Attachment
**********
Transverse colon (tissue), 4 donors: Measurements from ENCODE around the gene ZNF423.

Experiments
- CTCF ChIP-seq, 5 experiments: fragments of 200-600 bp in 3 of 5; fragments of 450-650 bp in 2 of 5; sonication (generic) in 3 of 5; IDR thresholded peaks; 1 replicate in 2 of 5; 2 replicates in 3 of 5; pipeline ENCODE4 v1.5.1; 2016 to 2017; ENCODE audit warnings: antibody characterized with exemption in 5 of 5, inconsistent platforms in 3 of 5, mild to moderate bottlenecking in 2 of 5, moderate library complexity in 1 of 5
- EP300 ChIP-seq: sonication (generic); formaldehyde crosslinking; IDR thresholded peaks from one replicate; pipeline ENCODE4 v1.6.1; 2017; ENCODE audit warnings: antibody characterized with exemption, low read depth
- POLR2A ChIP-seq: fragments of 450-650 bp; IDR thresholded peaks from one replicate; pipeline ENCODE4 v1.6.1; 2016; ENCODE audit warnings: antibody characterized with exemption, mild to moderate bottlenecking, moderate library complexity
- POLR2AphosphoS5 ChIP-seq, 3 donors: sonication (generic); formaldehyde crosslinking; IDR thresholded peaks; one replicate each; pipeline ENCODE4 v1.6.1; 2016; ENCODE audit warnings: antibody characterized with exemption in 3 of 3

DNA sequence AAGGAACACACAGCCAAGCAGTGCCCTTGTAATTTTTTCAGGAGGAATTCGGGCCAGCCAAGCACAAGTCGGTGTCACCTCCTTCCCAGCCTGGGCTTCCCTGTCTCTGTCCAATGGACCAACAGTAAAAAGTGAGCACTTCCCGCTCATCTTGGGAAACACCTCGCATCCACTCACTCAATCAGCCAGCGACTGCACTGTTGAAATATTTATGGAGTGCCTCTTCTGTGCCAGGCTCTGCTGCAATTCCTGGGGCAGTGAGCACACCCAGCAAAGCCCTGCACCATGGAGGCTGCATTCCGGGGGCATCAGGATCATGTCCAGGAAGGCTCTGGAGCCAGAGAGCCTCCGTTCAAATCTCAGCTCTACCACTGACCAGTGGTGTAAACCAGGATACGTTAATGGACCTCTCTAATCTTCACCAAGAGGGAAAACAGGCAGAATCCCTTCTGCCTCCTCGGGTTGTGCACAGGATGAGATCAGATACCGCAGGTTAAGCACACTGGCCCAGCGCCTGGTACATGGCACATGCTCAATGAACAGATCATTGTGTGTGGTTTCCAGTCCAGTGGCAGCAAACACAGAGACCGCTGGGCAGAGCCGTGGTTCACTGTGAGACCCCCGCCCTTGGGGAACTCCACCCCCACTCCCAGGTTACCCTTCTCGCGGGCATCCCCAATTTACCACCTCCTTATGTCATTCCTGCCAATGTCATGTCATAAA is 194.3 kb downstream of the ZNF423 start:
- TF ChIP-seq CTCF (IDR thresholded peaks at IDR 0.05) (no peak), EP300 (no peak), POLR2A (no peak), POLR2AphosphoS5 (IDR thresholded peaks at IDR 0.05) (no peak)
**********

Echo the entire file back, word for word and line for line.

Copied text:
Transverse colon (tissue), 4 donors: Measurements from ENCODE around the gene ZNF423.

Experiments
- CTCF ChIP-seq, 5 experiments: fragments of 200-600 bp in 3 of 5; fragments of 450-650 bp in 2 of 5; sonication (generic) in 3 of 5; IDR thresholded peaks; 1 replicate in 2 of 5; 2 replicates in 3 of 5; pipeline ENCODE4 v1.5.1; 2016 to 2017; ENCODE audit warnings: antibody characterized with exemption in 5 of 5, inconsistent platforms in 3 of 5, mild to moderate bottlenecking in 2 of 5, moderate library complexity in 1 of 5
- EP300 ChIP-seq: sonication (generic); formaldehyde crosslinking; IDR thresholded peaks from one replicate; pipeline ENCODE4 v1.6.1; 2017; ENCODE audit warnings: antibody characterized with exemption, low read depth
- POLR2A ChIP-seq: fragments of 450-650 bp; IDR thresholded peaks from one replicate; pipeline ENCODE4 v1.6.1; 2016; ENCODE audit warnings: antibody characterized with exemption, mild to moderate bottlenecking, moderate library complexity
- POLR2AphosphoS5 ChIP-seq, 3 donors: sonication (generic); formaldehyde crosslinking; IDR thresholded peaks; one replicate each; pipeline ENCODE4 v1.6.1; 2016; ENCODE audit warnings: antibody characterized with exemption in 3 of 3

DNA sequence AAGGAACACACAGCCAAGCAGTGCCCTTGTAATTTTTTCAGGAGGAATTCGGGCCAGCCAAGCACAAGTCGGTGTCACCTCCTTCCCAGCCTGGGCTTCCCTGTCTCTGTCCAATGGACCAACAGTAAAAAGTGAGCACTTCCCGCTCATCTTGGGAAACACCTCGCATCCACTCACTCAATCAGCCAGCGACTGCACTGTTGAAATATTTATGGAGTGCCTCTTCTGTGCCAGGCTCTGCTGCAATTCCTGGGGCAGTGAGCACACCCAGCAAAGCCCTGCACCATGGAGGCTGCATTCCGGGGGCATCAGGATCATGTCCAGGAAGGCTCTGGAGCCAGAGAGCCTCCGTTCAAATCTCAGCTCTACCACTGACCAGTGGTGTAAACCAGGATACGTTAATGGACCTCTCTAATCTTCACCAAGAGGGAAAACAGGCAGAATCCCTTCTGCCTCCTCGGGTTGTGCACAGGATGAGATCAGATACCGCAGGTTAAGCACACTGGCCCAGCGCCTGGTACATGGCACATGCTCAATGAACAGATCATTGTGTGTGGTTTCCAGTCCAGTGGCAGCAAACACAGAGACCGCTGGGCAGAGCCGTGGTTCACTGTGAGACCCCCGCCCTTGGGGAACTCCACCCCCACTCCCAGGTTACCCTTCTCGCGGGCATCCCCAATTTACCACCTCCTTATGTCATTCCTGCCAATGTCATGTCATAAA is 194.3 kb downstream of the ZNF423 start:
- TF ChIP-seq CTCF (IDR thresholded peaks at IDR 0.05) (no peak), EP300 (no peak), POLR2A (no peak), POLR2AphosphoS5 (IDR thresholded peaks at IDR 0.05) (no peak)